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Poor Diet & Aggressive Behavior in Children

by Samantha Hanly, studioD

We've all heard the adage, "You are what you eat." As science discovers more about nutrition, we are learning that what your kids eat does affect their behavior. One way of helping children control aggressive behavior may be to give them a healthy diet that includes protein, fruits and vegetables.

Early Childhood

A 2004 study at the University of Southern California (USC) found a strong link between infant and toddler malnutrition and antisocial behavior in childhood through adolescents. In other words, a very poor diet during the first few years of life causes aggression later, in children and teens. This study followed children who, at the age of three, had physical symptoms of either protein deficiency, vitamin B deficiency, anemia or zinc and iron deficiency.


The above-referenced study at USC uncovered a link between lack of good nutrition in the first three years and lower IQ. Adrian Raine, a co-author of the study, points out that zinc, iron, protein and vitamin B are all necessary for brain development. While lower IQ does not intrinsically cause aggressive behavior, poor nutrition early in life causes brain deficiencies that result in both lower IQ and aggressive behavior. The three are strongly correlated.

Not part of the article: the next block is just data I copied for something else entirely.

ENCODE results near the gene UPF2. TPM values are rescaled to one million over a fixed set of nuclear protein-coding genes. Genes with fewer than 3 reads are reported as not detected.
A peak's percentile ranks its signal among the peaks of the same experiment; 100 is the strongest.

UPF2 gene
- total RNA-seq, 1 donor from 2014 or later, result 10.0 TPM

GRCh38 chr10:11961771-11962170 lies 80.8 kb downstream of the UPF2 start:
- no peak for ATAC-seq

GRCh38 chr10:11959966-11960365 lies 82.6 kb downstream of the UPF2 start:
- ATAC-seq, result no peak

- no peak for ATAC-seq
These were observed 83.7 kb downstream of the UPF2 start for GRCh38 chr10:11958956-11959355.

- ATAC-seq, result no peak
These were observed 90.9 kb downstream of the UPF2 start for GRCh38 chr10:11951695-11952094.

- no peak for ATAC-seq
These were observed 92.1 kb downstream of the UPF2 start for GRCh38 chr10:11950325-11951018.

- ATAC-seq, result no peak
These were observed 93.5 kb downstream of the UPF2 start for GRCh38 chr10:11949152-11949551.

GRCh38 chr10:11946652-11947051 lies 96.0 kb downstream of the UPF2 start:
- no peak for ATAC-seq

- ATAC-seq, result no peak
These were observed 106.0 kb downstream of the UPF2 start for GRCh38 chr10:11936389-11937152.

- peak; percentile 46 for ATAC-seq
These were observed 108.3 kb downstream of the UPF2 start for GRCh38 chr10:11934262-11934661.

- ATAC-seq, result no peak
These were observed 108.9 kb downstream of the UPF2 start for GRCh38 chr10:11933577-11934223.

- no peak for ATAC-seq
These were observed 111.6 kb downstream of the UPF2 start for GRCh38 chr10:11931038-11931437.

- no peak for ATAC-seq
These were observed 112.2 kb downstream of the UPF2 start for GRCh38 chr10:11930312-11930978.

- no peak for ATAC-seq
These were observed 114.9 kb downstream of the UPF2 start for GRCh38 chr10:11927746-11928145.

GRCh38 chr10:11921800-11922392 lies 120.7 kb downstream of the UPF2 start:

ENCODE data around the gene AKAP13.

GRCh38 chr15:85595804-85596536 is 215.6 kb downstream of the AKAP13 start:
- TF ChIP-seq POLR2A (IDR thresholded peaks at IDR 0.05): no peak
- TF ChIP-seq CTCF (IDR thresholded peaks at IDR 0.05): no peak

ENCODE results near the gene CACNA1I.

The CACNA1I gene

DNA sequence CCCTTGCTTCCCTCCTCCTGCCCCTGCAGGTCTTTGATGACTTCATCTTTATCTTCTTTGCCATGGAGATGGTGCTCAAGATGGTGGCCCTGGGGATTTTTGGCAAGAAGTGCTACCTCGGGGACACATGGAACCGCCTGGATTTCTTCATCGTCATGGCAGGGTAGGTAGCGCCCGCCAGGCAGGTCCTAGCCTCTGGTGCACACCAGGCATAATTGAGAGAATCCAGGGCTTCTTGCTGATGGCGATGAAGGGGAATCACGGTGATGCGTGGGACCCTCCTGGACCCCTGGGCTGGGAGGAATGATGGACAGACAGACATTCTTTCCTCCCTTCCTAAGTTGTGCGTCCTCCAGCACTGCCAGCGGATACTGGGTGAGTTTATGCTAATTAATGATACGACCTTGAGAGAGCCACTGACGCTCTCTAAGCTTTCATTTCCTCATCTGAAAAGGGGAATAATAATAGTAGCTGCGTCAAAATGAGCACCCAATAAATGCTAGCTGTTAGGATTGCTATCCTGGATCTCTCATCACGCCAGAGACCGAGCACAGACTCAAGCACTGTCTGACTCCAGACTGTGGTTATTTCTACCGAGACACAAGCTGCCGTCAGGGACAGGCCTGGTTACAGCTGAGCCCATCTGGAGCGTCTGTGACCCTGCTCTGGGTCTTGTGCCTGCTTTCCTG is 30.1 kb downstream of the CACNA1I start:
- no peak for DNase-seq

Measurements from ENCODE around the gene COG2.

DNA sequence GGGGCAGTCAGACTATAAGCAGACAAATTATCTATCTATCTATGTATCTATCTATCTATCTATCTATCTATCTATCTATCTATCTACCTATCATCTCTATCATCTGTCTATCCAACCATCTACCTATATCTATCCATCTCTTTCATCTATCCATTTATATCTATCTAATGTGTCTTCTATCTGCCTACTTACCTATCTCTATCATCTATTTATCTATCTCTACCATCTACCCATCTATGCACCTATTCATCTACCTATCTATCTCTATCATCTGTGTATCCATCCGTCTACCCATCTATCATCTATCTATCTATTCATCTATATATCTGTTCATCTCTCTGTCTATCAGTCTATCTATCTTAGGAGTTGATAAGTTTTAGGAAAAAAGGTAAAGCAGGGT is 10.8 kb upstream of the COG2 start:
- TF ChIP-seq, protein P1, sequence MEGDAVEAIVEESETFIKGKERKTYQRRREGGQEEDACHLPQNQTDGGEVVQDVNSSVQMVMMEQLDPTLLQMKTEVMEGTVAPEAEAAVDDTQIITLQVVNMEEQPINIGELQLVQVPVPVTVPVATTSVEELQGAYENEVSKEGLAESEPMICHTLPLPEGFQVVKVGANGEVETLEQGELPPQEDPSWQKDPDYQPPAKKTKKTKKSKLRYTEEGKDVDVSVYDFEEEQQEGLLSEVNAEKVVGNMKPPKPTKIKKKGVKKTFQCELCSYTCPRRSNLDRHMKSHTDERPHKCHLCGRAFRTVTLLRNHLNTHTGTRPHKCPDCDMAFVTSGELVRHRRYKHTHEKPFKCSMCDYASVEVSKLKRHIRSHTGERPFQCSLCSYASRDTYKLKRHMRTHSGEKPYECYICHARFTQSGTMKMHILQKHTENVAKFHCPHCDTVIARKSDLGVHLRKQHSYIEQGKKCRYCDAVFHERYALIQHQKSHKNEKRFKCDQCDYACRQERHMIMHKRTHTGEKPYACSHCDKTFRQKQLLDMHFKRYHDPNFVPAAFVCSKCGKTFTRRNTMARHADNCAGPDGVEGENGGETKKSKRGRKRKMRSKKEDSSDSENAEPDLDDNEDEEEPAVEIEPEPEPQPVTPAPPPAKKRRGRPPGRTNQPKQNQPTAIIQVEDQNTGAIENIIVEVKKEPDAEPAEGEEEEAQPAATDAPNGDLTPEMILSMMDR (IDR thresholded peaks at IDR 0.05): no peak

Attention Deficit Hyperactivity Disorder

Attention Deficit Hyperactivity Disorder (ADHD) does not intrinsically cause aggression, but the behaviors of ADHD children often create a dynamic of frustration between child and caregiver or teacher. The mutual frustration may elicit aggression in the child. At the University of Maryland Medical Center, experts discuss diet as a treatment for ADHD. Some parents have found eliminating sugars, artificial sweeteners and artificial colors from children's diets helpful. Feeding the child a diet high in protein and complex carbohydrates may eliminate some of the ADHD behaviors.

Prevent Aggressive Behavior With Fruits and Vegetables

The Harvard School of Public Health has conducted various studies about children's diets and what factors go into children eating more fruits and vegetables. Fruits and vegetables are good ways to get the vitamins and minerals that help prevent aggressive behavior into your child's diet. They found that two simple things encourage healthier eating in childhood: stocking the refrigerator at home with healthy snacks, such as fruits and vegetables, and eating dinner together as a family. During family dinner, parents serve, eat, and expect children to eat produce.

About the Author

Samantha Hanly is an organic vegetable gardener, greenhouse gardener and home canner. She grows a substantial portion of her family's food every year. After receiving her bachelor's degree, Hanly embarked on a career teaching dramatic arts, arts and crafts, and languages. She became a professional writer in 2000, writing curricula for use in classrooms and libraries.

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